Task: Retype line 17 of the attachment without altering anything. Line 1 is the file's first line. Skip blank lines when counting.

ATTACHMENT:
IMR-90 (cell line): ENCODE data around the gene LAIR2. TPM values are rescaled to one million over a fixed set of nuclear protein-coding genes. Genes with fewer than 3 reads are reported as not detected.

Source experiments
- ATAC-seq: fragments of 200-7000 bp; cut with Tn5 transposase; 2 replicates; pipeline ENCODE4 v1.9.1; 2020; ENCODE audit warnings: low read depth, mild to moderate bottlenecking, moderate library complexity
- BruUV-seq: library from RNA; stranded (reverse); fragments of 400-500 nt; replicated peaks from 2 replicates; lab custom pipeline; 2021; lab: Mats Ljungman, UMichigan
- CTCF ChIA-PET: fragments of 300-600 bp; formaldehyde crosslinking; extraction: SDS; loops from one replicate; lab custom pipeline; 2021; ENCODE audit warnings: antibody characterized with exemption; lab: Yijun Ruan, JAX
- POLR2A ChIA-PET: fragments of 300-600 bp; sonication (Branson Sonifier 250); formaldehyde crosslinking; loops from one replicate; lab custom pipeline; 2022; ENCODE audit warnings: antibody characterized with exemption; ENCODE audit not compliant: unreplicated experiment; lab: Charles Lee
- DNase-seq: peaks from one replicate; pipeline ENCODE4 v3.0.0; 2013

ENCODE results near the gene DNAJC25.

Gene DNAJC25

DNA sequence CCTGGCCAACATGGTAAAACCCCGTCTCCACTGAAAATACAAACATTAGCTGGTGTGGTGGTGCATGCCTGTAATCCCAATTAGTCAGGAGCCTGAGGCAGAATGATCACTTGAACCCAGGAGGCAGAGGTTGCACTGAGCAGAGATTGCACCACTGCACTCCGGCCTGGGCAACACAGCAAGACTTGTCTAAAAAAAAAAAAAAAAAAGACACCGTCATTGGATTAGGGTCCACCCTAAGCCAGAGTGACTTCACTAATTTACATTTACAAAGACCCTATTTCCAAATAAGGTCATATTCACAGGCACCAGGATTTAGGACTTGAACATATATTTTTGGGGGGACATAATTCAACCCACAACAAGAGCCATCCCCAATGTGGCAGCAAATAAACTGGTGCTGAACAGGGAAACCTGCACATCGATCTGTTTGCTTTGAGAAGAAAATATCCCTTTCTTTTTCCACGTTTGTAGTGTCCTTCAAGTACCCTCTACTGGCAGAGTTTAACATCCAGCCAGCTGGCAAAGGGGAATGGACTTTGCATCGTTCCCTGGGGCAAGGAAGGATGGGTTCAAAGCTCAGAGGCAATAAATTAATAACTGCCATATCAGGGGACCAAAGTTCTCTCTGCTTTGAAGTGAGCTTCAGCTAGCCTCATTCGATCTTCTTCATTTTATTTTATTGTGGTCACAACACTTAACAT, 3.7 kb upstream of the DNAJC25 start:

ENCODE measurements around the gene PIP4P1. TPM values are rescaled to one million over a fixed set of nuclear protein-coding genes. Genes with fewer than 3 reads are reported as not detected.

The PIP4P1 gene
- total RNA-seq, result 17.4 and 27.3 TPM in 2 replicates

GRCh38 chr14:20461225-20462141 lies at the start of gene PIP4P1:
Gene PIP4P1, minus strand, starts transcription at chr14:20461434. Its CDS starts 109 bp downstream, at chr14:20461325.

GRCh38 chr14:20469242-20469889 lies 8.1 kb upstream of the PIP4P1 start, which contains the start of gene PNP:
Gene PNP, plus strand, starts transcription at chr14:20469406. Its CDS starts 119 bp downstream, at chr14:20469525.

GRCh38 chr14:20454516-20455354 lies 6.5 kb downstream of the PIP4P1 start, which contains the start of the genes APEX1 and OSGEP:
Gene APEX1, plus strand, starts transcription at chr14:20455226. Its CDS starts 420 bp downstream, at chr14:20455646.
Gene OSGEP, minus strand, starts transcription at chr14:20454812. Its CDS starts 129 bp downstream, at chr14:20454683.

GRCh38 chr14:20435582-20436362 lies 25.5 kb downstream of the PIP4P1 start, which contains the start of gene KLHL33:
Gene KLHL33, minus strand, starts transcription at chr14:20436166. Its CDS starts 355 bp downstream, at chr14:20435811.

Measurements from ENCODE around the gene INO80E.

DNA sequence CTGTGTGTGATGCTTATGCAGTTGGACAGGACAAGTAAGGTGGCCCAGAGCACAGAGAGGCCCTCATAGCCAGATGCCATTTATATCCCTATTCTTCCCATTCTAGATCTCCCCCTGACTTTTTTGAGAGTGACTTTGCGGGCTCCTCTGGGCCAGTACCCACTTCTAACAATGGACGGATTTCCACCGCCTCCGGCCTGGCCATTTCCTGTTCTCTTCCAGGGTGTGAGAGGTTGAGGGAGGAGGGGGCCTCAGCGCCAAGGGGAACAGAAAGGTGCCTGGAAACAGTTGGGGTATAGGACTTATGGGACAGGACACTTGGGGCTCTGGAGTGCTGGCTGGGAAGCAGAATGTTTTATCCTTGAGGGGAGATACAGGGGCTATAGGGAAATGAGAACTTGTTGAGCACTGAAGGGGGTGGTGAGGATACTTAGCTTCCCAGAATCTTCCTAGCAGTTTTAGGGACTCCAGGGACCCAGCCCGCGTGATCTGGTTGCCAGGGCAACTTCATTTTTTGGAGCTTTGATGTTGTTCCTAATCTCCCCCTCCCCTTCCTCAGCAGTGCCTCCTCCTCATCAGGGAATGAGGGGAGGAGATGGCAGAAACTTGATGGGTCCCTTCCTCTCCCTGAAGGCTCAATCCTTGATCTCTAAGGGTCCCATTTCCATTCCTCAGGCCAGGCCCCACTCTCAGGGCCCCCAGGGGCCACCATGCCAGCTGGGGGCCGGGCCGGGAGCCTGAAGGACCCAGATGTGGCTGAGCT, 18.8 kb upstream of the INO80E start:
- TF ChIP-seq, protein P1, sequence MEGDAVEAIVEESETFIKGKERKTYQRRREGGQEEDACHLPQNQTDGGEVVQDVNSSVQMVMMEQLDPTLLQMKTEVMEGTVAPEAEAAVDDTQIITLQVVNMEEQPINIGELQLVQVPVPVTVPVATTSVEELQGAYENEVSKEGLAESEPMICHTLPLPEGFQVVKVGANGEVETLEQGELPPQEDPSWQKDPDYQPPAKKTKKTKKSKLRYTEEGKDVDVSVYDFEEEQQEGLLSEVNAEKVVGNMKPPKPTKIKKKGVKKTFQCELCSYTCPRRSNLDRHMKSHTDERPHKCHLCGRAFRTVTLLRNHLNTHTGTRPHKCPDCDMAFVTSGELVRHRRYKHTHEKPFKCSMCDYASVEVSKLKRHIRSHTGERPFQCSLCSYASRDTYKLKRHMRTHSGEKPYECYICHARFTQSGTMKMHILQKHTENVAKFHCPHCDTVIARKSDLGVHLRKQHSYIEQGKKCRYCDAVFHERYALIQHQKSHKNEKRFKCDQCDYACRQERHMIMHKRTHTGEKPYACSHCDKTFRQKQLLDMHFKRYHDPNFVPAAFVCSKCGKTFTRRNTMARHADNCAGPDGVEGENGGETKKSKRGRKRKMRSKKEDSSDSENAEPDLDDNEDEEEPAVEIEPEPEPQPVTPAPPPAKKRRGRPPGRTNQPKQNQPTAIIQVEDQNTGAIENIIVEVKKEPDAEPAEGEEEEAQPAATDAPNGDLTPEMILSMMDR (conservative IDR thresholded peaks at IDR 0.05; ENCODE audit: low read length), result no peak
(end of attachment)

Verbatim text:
Gene PNP, plus strand, starts transcription at chr14:20469406. Its CDS starts 119 bp downstream, at chr14:20469525.